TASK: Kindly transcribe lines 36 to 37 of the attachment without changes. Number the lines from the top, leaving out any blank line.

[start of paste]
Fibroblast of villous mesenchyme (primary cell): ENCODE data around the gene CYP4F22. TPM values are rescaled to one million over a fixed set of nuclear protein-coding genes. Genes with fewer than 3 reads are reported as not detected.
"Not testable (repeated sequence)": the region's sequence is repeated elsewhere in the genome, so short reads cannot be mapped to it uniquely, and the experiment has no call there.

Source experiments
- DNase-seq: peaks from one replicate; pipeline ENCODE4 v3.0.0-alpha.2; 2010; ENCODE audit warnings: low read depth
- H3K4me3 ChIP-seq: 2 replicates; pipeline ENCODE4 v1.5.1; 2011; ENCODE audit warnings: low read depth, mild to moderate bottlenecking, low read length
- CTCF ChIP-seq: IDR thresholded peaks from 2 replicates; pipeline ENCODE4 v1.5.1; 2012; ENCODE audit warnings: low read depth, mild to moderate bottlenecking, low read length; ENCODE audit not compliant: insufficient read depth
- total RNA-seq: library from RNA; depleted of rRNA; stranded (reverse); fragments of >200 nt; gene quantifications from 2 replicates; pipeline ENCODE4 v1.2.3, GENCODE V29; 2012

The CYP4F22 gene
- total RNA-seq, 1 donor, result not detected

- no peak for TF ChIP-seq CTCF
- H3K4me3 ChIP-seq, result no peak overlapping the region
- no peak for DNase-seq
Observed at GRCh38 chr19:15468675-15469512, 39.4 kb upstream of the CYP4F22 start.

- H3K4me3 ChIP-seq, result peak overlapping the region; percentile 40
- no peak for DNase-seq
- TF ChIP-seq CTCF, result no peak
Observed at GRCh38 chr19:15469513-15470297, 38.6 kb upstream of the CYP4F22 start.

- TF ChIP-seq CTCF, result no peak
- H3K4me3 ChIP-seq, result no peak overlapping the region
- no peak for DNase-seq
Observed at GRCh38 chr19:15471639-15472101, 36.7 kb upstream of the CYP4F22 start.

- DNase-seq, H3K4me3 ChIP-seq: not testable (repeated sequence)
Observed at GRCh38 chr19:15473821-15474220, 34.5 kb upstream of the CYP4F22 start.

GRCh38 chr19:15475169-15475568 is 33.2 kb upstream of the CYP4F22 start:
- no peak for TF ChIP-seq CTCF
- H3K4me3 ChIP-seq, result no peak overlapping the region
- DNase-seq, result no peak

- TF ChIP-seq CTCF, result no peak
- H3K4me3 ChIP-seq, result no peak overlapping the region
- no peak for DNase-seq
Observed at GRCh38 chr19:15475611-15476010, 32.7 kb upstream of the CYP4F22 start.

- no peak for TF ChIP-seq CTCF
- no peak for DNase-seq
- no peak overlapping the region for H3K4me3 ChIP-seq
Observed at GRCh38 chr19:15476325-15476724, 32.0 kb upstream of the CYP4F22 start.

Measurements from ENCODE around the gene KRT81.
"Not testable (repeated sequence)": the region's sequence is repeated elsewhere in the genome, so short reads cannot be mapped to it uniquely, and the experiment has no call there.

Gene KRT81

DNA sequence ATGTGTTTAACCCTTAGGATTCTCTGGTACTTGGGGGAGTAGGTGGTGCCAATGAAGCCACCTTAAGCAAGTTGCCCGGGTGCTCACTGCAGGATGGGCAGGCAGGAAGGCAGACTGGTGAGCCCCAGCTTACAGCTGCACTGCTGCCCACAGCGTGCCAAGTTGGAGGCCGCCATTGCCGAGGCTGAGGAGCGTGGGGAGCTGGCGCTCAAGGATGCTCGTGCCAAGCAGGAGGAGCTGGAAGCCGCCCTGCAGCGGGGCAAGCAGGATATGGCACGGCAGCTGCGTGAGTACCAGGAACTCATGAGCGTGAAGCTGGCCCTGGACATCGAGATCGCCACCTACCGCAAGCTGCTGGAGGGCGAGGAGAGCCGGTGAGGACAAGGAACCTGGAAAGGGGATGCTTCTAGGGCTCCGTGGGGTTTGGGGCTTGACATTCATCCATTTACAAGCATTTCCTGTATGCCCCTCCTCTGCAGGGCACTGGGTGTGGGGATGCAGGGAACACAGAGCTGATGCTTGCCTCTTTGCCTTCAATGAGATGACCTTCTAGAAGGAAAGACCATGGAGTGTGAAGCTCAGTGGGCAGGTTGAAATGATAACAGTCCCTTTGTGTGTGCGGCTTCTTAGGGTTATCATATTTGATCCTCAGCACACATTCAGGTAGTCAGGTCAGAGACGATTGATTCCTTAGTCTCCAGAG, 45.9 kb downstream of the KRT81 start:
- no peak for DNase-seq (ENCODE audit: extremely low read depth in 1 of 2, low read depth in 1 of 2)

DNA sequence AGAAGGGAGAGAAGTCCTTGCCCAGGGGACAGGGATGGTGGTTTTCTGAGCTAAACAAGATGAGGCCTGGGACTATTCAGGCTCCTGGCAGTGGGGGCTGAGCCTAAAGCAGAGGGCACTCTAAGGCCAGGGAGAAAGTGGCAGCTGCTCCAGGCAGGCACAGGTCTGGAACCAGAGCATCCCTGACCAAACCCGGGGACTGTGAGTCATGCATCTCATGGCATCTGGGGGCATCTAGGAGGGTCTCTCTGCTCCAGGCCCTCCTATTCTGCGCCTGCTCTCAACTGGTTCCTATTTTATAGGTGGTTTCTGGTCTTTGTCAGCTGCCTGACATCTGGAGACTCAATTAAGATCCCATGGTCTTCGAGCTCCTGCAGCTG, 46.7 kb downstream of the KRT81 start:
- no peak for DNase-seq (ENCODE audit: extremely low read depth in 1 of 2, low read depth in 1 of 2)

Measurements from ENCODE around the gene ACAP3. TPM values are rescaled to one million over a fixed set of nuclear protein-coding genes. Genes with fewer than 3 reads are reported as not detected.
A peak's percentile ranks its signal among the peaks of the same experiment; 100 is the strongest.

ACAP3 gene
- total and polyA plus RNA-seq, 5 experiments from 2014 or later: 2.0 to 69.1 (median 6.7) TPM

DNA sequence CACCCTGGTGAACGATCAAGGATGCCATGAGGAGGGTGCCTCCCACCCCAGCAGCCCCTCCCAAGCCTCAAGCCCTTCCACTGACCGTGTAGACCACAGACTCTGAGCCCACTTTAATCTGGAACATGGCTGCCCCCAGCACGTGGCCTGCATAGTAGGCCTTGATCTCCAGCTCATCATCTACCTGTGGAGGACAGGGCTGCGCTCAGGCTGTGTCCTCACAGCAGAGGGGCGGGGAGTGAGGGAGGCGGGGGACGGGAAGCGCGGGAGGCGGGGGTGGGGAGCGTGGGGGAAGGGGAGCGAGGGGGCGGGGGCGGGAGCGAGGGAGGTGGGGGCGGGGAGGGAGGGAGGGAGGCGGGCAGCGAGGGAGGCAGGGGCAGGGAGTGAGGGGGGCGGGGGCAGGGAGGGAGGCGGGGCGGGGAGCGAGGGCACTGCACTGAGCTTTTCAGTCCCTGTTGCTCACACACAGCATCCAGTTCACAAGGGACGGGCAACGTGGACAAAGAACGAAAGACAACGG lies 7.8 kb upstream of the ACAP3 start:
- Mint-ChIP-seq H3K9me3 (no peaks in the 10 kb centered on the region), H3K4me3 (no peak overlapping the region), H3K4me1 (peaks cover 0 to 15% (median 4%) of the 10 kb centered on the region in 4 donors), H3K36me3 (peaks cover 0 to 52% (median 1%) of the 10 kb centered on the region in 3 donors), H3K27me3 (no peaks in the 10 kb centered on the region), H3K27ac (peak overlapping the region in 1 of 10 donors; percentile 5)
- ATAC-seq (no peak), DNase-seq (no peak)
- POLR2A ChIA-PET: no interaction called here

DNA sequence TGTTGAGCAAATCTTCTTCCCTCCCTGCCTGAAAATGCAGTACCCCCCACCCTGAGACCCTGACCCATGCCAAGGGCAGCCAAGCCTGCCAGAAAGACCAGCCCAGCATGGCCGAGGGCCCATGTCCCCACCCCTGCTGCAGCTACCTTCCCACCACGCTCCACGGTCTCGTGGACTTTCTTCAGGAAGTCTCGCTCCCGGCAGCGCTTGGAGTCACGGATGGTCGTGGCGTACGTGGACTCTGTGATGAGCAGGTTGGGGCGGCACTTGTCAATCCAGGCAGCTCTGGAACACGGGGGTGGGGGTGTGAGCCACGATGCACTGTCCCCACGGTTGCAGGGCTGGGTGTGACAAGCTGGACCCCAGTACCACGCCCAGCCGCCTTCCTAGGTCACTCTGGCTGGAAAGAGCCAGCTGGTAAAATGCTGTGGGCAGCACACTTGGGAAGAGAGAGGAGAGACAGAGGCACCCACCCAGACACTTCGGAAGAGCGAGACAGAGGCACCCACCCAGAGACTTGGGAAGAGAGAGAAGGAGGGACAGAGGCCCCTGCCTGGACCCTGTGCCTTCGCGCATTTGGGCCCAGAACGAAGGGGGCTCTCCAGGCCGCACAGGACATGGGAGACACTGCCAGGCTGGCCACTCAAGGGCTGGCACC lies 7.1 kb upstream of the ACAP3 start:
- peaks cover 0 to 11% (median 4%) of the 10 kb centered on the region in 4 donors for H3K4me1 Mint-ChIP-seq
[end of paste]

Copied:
Measurements from ENCODE around the gene KRT81.
"Not testable (repeated sequence)": the region's sequence is repeated elsewhere in the genome, so short reads cannot be mapped to it uniquely, and the experiment has no call there.